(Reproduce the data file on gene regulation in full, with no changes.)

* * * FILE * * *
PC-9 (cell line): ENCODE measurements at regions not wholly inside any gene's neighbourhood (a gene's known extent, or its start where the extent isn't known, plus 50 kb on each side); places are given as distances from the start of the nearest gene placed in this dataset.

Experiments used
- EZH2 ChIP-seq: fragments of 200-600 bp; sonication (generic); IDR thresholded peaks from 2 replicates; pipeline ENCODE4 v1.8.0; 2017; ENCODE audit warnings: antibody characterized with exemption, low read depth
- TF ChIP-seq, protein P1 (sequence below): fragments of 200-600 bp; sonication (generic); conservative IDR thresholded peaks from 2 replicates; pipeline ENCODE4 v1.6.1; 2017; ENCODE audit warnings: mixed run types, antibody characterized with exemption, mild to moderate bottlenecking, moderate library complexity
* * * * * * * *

PC-9 (cell line): ENCODE measurements at regions not wholly inside any gene's neighbourhood (a gene's known extent, or its start where the extent isn't known, plus 50 kb on each side); places are given as distances from the start of the nearest gene placed in this dataset.

Experiments used
- EZH2 ChIP-seq: fragments of 200-600 bp; sonication (generic); IDR thresholded peaks from 2 replicates; pipeline ENCODE4 v1.8.0; 2017; ENCODE audit warnings: antibody characterized with exemption, low read depth
- TF ChIP-seq, protein P1 (sequence below): fragments of 200-600 bp; sonication (generic); conservative IDR thresholded peaks from 2 replicates; pipeline ENCODE4 v1.6.1; 2017; ENCODE audit warnings: mixed run types, antibody characterized with exemption, mild to moderate bottlenecking, moderate library complexity